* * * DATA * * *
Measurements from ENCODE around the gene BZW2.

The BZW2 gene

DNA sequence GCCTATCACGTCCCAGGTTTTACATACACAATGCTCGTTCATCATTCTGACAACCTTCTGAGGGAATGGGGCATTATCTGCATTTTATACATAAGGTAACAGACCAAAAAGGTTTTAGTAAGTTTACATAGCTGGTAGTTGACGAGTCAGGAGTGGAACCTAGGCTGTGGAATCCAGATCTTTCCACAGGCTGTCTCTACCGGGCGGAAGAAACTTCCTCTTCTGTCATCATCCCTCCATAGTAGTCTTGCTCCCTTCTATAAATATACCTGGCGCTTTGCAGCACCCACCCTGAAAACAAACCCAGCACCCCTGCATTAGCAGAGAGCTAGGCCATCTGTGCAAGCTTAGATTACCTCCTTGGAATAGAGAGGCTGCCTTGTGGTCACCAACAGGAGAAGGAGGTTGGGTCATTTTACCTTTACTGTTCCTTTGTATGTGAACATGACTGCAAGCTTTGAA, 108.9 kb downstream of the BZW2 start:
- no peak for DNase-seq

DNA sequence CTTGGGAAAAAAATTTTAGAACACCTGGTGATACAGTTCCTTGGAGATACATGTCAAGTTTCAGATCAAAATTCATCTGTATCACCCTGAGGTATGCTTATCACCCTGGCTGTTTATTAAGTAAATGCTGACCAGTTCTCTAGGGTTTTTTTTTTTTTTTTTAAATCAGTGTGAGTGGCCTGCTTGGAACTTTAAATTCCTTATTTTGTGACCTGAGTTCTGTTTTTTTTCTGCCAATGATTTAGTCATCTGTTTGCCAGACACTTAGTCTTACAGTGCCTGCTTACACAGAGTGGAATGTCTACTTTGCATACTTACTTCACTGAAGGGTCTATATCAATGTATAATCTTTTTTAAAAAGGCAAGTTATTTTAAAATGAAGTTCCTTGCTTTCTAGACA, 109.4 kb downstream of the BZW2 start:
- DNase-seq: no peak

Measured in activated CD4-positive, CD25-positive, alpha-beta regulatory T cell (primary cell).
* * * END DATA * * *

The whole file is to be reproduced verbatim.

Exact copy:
Measurements from ENCODE around the gene BZW2.

The BZW2 gene

DNA sequence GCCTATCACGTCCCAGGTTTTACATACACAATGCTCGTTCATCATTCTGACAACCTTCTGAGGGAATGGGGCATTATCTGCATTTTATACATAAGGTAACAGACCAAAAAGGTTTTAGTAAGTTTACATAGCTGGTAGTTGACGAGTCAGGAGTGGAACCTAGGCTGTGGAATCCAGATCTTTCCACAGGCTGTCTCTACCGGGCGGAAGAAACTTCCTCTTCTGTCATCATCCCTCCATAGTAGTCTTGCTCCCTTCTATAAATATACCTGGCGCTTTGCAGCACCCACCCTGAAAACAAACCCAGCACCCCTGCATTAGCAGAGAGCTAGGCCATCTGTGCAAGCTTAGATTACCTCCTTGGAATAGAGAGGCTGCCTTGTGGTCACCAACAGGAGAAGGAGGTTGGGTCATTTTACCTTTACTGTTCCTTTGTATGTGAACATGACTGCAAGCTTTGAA, 108.9 kb downstream of the BZW2 start:
- no peak for DNase-seq

DNA sequence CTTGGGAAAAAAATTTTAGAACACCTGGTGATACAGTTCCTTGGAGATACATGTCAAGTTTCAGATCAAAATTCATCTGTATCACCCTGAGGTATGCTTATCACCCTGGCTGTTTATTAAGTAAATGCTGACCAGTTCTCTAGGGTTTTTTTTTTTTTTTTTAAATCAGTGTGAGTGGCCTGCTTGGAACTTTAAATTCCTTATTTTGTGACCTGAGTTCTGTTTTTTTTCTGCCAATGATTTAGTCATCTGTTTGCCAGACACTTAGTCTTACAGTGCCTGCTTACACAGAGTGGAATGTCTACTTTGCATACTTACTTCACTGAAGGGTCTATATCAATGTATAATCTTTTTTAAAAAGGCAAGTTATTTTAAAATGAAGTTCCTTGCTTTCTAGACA, 109.4 kb downstream of the BZW2 start:
- DNase-seq: no peak

Measured in activated CD4-positive, CD25-positive, alpha-beta regulatory T cell (primary cell).